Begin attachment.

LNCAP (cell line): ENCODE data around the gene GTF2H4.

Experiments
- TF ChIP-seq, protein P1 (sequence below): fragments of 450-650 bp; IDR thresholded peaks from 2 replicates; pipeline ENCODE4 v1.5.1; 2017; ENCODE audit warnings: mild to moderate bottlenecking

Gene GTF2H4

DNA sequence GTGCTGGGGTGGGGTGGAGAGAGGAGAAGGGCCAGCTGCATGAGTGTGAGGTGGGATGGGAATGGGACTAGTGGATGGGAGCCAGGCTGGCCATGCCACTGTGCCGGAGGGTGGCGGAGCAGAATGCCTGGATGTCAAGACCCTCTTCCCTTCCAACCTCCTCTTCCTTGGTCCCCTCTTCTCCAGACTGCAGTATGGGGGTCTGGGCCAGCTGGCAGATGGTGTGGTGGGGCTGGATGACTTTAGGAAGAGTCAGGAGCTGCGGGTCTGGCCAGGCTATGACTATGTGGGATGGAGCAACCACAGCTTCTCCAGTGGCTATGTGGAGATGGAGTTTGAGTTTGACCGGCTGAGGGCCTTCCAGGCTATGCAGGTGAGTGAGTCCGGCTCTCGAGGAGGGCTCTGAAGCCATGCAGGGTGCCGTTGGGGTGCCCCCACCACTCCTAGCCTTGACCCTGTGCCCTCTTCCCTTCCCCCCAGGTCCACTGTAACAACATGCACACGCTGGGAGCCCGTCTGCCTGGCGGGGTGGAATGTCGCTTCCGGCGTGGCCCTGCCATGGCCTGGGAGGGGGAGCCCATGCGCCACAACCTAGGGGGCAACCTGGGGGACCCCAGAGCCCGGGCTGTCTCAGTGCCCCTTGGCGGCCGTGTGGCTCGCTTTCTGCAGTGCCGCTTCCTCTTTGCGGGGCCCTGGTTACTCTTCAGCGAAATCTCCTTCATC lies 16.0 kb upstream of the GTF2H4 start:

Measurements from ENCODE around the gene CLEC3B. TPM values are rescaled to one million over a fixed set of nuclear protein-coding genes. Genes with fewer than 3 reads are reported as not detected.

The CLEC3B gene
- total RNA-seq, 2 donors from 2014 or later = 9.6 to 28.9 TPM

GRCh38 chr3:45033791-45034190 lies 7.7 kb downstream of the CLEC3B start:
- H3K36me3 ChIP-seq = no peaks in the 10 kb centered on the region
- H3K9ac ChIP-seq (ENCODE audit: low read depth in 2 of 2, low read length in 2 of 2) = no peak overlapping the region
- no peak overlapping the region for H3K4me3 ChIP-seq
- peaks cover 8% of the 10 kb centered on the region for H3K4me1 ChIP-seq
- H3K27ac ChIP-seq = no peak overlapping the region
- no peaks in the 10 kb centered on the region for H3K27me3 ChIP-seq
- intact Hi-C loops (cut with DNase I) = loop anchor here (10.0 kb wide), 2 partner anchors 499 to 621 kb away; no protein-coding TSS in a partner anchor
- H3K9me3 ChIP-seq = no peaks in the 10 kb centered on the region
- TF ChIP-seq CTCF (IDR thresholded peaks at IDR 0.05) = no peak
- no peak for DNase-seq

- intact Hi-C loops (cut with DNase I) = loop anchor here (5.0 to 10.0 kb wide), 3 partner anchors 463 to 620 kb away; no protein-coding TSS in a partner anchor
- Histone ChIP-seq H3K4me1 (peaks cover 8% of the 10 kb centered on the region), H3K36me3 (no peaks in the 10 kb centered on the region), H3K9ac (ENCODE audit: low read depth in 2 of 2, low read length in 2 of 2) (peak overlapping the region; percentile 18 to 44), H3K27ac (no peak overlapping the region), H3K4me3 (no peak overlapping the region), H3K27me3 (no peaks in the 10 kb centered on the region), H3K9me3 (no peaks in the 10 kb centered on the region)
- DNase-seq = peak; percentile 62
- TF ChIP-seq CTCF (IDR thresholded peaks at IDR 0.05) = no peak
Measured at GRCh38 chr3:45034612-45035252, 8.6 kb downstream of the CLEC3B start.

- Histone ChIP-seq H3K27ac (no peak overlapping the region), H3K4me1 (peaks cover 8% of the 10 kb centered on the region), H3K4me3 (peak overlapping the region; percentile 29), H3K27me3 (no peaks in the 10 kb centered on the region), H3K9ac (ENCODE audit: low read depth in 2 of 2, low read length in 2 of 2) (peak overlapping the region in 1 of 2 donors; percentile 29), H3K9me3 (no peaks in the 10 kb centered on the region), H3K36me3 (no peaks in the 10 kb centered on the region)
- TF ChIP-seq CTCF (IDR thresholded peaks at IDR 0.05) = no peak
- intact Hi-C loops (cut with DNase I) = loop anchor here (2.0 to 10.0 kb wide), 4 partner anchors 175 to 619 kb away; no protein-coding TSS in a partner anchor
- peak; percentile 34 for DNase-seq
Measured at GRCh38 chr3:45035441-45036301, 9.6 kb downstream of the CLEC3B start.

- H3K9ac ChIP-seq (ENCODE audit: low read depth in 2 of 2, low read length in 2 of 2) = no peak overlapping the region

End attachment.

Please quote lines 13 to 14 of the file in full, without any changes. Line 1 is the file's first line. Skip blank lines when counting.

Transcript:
- peaks cover 8% of the 10 kb centered on the region for H3K4me1 ChIP-seq
- H3K27ac ChIP-seq = no peak overlapping the region